6. Ali Yawar Adili, ‘Afghanistan Election Conundrum (5): A late demand to change the electoral system’, Afghanistan Analysts Network, 8 March 2018.
8. ‘Report On November 2016 Mission To Afghanistan’, National Democratic Institute and the United States Institute for Peace, 10 November 2016. See also: ‘Reform panel wants 100 parliament seats given to parties’, Pajhwok News, 29 August 2015.
9. Ali Yawar Adili, ‘Thematic Dossier (XX): Electoral reform and the preparations for the 2018 elections’, Afghanistan Analysts Network, 10 August 2018.
10. ‘Watchdogs Warn Govt Against Interfering In Elections’, Tolo News, 16 May 2018.
11. In Spring 2018, there was also a row over the inclusion of the word «Afghan» in the new IDs. Just hours after President Ghani and First Lady Rula Ghani were given their cards on 3 May 2018, Chief Executive Abdullah held a press conference saying that the electronic ID card system was not legitimate and did not have the support of the Afghan people. See: ‘CEO Slams ID Card Process, Says It Is Not «Legitimate»’, Tolo News, 3 May 2018. For an in-depth discussion of the ‘E-Tazkera row’, see: Jelena Bjelica & Ali Yawar Adili, ‘The ETazkera Rift: Yet another political crisis looming?’, Afghanistan Analysts Network, 22 February 2018.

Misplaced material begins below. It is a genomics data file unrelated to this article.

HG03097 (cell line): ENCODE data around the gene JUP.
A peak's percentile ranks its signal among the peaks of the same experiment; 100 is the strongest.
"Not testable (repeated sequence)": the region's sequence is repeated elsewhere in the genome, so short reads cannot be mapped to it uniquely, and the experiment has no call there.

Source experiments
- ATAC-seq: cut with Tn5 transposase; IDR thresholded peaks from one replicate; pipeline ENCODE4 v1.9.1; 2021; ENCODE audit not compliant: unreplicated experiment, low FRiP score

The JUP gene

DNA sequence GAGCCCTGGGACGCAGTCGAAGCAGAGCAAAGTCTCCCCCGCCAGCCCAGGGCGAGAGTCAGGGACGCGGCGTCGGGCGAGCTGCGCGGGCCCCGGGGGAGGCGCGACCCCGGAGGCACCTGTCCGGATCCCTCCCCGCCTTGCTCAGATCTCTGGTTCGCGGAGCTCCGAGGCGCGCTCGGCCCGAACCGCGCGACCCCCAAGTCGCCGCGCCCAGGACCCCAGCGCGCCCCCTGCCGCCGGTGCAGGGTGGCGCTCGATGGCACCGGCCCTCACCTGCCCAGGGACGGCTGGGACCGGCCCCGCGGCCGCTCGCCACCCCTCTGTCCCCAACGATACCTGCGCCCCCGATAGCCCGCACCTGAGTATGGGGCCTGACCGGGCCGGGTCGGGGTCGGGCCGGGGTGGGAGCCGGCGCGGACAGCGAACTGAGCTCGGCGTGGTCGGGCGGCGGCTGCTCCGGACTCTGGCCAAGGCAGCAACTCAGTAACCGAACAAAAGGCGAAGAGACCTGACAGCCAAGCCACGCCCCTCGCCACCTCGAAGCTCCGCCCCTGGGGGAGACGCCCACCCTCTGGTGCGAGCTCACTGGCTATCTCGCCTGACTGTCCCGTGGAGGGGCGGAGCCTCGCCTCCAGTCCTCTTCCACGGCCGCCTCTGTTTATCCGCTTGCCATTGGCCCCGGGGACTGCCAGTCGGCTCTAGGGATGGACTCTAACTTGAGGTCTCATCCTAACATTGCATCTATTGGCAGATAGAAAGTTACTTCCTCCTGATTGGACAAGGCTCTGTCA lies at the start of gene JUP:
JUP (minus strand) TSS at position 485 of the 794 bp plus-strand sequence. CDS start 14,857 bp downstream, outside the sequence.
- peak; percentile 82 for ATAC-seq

12. Ali Yawar Adili, ‘Afghanistan Elections Conundrum (21): Biometric verification likely to spawn host of new problems’, Afghanistan Analysts Network, 19 October 2018.
13. Matin Sahak, ‘«If we vote, we’ll be killed» – Afghan villages face election threat’, Reuters, 28 April 2018.
14. ‘Quarterly Report On The Protection Of Civilians In Armed Conflict: 1 January to 30 September 2018’, United Nations Assistance Mission to Afghanistan, 10 October 2018, p. 1.
17. Clayton Thomas, ‘Afghanistan: Background and U.S. Policy’, Congressional Research Service, 12 December 2018.
18. Ahmad Mohibi ‘Afghanistan: A Game of Thrones’, The Diplomat, 24 July 2018.
19. Waslat Hasrat-Nazimi, ‘«Warlord» Afghan vice president returns from exile to ease political tension’, Deutsche Welle, 23 July 2018.
20. ‘IEC Criticized For Delay In Announcing Election Results’, Tolo News, 28 December 2018.
21. See: Rod Nordland and Fatima Faizi, ‘Afghanistan Considers Delaying Presidential Election’, The New York Times, 25 November 2018.
22. ‘New Date Set For Presidential Elections’, Tolo News, 30 December 2018.